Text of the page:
BUT! The problems with trying to get service studios to use the work you send them are so immense and expensive that it has finally dawned on me that it's not worth it. I don't care whether the service studio is in Asia or a block away. This and some other expert scenes were animated here at a Korean studio next door. Anthony Agrusa, a Filipino animator worked closely with me and had to go against years of bland training in order to almost fully animate a few key scenes for me. Most of the rest of the studio could not grasp at all by what I meant when I handed them my drawings and said "use them".It takes too much work to retrain the working methods of studios that have done the tracing model-sheet method for years and can't all of a sudden adapt to a completely new way of thinking.

Copernicus surprised the Hell out of me for this major reason alone. They actually used the drawings I sent them!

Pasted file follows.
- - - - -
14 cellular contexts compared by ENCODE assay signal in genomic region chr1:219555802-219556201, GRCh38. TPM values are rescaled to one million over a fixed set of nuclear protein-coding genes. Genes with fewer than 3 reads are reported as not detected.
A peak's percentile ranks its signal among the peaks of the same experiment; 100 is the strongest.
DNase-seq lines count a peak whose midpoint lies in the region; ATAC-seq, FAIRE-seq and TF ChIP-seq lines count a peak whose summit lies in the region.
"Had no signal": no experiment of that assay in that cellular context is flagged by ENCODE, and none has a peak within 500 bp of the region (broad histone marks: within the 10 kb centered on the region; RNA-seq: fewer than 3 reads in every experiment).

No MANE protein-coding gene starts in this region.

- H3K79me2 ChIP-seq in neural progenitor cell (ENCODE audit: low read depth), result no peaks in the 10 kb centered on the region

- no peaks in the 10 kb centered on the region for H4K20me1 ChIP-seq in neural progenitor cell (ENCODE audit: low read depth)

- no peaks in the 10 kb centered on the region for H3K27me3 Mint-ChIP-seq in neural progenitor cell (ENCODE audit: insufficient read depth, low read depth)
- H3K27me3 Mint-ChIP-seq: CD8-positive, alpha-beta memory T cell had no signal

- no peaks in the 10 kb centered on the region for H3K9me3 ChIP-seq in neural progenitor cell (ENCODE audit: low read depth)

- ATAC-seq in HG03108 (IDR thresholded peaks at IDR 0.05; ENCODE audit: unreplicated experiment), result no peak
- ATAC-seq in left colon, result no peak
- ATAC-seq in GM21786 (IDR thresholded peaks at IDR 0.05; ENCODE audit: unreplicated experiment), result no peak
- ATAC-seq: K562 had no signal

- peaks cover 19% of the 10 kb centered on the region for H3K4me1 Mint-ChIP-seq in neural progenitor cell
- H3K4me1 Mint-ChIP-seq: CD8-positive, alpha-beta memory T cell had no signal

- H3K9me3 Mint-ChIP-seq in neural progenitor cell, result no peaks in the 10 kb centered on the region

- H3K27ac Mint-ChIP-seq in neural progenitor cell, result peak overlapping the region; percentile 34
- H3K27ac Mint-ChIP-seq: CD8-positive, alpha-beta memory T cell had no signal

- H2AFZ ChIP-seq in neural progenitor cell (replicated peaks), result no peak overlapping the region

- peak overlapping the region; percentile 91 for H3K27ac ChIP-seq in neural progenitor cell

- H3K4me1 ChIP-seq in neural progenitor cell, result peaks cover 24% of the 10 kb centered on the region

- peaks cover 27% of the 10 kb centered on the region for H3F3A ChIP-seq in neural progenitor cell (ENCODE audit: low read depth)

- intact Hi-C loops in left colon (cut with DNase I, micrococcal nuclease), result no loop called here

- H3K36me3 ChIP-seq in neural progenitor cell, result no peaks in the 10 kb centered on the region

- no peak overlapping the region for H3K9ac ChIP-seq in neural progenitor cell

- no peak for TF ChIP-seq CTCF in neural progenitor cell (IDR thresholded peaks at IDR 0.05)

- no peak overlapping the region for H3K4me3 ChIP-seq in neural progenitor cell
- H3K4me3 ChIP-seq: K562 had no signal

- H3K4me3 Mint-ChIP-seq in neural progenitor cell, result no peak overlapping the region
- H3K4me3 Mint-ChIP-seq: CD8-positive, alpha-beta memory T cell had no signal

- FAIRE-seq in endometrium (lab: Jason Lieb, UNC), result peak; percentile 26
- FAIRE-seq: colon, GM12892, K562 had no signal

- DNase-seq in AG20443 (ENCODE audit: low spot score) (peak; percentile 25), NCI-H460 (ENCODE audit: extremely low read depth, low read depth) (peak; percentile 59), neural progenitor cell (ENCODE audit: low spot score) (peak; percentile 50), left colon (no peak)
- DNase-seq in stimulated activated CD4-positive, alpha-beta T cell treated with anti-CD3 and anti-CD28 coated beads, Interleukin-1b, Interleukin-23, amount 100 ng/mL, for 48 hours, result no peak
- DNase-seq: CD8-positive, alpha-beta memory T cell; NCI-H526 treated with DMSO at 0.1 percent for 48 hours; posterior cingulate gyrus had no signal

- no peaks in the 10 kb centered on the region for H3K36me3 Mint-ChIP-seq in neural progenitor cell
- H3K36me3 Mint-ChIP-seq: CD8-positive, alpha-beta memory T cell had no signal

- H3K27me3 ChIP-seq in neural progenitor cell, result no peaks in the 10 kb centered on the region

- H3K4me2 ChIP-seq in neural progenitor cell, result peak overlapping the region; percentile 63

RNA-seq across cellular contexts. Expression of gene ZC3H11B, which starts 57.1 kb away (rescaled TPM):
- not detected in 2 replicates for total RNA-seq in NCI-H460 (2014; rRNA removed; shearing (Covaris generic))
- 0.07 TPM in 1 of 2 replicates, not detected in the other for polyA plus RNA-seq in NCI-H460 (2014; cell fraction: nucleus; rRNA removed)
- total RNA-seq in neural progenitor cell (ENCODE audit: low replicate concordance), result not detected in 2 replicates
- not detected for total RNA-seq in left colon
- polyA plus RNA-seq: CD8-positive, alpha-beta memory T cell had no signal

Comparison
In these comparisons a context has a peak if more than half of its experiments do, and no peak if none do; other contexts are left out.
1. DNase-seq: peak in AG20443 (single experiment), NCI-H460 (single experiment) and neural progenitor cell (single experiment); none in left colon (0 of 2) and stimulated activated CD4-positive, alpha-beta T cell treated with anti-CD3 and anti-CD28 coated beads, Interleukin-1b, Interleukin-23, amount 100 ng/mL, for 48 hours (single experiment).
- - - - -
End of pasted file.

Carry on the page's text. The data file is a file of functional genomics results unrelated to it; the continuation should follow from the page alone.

I explained how I wanted the drawings inked and cleaned up- without changing them or toning them down and they actually did it. You can't even imagine how rare that is!
I have also worked with very talented Flash animators here and they know not to change my drawings (or Jim's or anyone else's). Once we get to the stage where everyone knows the mission: to try to not make it look like Flash, then we even are able to do some creative things that couldn't be done without Flash.

Does that make up for not having Bob Clampett's unit of genius animators and a big enough budget to make fully animated cartoons?

Of course not.

But right now, it's the best way to use original custom poses and have some hands on direction here in the country - or at least in North America with other like-minded artists who speak the same language. It's the closest thing to working directly with animators that we have.

Again, Flash is only as good as the drawings you put into it. But that goes for full animation too.

I would rather have original drawings with cheesy inbetweening than really smooth boring drawings and poses that we have seen a million times before.

It's the Devil's choice.

Give me 1/5th the budget of The Simpsons and I will give you hand drawn animation all done here.